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BMJ investigation reveals the “cosy relationship” between the alcohol industry and the British government
In this investigation,
Under the influence
Read Gornall's feature article here and follow the investigation's full story in this series of articles that explore the practices of the alcohol industry:
- False dawn for minimum unit pricing: Gornall reveals the alcohol industry's longstanding influence on government policy
- How industry captured the science on minimum unit pricing: Gornall examines how the alcohol industry has worked to give scientific respectability to its views
- Role of parliamentary groups: Almost half of MPs are members of the all party parliamentary group supporting the beer industry, and undisclosed numbers belong to groups supporting other alcohol producers. Gornall asks what effect this might have had on the government’s alcohol policy
- Election prospects triumph over public health: In the final part of his investigation, Jonathan Gornall describes how minimum unit pricing was finally pushed off the agenda
- Internal government and industry documents that give details of meetings between the Department of Health and representatives of the alcohol industry can be viewed here.
Journalist Jonathan Gornall interviews Katherine Brown, director of the UK's Institute of Alcohol Studies
- David Cameron and the death of responsibility for alcohol policy
Jonathan Gornall's series "Under the Influence" reminds us that we need to be very suspicious of UK polices on alcohol, writes Professor Peter Anderson.
- Minimum unit price—how the evidence stacks up
A minimum unit price exquisitely targets the heaviest drinkers, find Nick Sheron and Kate Eisenstein.
- Minimum alcohol pricing: a shameful episode
BMJ editor Fiona Godlee says that "Gornall’s extensive investigation, shows beyond doubt that commercial interests are currently in control of key decisions about the public’s health."
- Consultation on minimum price for alcohol was a sham, BMJ investigation shows
Jonathan Gornall reports on his investigation in this news story.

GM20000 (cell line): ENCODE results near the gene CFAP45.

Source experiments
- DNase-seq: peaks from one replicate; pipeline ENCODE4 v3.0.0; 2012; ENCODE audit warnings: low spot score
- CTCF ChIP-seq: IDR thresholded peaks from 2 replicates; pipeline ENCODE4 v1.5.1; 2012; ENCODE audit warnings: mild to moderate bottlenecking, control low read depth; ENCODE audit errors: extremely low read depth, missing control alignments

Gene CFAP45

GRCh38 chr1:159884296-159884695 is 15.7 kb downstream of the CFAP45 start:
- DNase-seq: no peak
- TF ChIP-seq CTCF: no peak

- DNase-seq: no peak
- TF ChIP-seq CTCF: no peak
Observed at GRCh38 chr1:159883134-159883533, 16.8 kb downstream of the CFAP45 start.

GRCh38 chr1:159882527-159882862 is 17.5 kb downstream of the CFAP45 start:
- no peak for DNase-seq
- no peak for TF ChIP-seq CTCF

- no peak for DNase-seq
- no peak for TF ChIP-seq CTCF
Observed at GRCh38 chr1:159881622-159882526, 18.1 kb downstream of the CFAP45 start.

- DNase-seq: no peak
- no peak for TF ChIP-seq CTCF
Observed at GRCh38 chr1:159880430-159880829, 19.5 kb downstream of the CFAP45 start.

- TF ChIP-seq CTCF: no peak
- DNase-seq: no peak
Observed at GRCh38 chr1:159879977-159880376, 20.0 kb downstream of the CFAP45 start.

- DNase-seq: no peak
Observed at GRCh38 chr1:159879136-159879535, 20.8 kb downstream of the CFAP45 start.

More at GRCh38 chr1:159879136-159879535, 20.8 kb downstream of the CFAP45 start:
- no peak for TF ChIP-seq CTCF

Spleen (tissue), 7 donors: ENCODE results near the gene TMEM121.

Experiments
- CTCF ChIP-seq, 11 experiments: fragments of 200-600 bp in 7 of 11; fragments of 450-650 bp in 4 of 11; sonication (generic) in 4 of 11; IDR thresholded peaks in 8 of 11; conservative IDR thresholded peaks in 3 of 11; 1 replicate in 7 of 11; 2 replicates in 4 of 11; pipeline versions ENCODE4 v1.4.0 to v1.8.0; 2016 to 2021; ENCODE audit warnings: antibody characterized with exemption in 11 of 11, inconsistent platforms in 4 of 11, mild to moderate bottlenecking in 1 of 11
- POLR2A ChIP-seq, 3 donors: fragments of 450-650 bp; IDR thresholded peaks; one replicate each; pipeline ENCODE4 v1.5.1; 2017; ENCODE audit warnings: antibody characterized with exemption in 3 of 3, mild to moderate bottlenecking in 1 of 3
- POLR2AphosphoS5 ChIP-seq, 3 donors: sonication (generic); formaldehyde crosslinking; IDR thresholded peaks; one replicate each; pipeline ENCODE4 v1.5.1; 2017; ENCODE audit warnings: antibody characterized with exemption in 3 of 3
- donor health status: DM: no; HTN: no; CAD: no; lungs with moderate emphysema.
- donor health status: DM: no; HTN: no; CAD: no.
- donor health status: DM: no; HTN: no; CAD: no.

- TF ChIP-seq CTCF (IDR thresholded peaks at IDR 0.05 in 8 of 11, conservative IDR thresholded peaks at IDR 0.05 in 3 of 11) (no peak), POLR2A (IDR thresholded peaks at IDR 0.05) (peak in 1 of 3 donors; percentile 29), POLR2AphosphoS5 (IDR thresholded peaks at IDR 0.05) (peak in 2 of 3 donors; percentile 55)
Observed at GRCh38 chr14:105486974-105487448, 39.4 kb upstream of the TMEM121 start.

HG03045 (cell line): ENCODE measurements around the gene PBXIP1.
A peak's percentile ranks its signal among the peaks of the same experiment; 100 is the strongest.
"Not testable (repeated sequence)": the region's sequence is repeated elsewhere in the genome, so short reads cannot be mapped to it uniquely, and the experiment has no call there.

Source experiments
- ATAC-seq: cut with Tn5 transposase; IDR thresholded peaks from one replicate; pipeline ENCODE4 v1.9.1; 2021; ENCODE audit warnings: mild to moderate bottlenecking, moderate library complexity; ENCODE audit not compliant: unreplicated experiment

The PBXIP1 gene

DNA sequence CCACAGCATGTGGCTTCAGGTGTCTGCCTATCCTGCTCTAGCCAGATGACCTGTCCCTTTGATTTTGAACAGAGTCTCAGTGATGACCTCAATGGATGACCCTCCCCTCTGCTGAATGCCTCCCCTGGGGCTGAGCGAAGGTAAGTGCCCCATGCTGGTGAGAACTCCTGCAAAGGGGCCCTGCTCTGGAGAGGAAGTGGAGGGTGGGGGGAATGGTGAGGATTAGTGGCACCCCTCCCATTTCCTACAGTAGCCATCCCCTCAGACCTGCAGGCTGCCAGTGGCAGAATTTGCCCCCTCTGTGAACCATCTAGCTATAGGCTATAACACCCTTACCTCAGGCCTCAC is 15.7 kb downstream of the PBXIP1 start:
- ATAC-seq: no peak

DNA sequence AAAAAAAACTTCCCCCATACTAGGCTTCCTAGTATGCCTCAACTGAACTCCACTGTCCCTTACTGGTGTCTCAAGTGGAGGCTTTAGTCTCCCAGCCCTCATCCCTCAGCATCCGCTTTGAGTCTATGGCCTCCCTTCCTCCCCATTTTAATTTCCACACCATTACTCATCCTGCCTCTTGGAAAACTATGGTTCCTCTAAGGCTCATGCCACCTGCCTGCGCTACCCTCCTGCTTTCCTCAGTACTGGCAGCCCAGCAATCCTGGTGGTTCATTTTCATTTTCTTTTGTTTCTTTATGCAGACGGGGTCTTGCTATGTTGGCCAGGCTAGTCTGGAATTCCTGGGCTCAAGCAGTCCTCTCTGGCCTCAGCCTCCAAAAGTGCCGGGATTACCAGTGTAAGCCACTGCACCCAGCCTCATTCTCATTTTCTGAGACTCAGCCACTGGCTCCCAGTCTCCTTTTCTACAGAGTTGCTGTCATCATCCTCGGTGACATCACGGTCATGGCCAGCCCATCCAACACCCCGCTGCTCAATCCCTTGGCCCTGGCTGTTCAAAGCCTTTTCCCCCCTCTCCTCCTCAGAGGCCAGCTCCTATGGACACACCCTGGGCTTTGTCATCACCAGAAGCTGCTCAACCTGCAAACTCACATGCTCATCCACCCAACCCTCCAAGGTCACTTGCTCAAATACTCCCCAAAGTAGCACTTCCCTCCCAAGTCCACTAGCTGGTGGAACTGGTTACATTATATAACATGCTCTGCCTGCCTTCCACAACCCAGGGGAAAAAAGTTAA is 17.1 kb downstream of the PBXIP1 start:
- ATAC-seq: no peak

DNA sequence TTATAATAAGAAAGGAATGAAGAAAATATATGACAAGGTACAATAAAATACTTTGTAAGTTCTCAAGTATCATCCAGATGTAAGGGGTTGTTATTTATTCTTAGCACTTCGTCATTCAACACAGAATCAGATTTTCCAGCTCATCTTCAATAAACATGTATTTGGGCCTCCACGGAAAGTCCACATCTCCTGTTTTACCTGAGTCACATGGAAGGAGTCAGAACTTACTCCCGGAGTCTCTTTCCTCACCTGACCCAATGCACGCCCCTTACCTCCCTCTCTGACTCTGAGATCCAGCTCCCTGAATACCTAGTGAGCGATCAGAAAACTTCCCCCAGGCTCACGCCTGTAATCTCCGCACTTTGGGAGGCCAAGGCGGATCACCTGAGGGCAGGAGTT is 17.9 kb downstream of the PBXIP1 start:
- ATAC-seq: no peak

- How a minimum unit price for alcohol was scuppered
Editorialists Ian Gilmore and Mike Daube declare: “It is testament to the influence of the alcohol lobby that it achieved a U-turn from the prime minister, who had personally backed the policy.” Ian Gilmore also gives an interview on the BBC's Today Programme about the minimum unit price for alcohol.
- Blog by David Miller and Claire Harkins: Can the influence of the alcohol industry be curtailed?
- Blog by David Nutt: Win-win for industry and public health—the UK alcohol industry could take French lessons.
- This news story reports that three police commissioners have called on the UK government to rethink its policy on the minimum pricing of alcohol, after this BMJ investigation.
Journalist Jonathan Gornall interviews Ian Gilmore, professor of medicine in Liverpool and leading campaigner for public health interventions, on alcohol
A timeline of events in the alcohol pricing saga
Politicians George Osborne, Danny Alexander, and Sajid Javid and the beers launched in their honour
In an open letter, published in The Telegraph, senior doctors and health campaigners say that this new information “will fuel fears that big business is trumping public health concerns in Westminster.” They urge the government “to stop dancing to the tune of the drinks industry and prioritise public health.”
Scotland’s battle over alcohol pricing
On 6 February 2014, the alcohol industry heads back to court in its latest attempt to overturn the introduction of minimum pricing in Scotland. The case is likely to end up in Europe and this is a process that could drag on for years. In this feature Jonathan Gornall investigates how the alcohol industry has tried to influence opinion in Scotland.
Europe under the influence
Carrying on from his investigation into the lobbying activities of the alcohol industry in the UK, Jonathan Gornall finds that the industry is using similar tactics to influence Europe’s alcohol policy. Read Gornall's feature.
Response: Costs of minimum alcohol pricing would outweigh benefits
Many people disagree with a minimum unit price for alcohol on grounds that are evidence based, writes Christopher Snowdon in response to this series by Jonathan Gornall.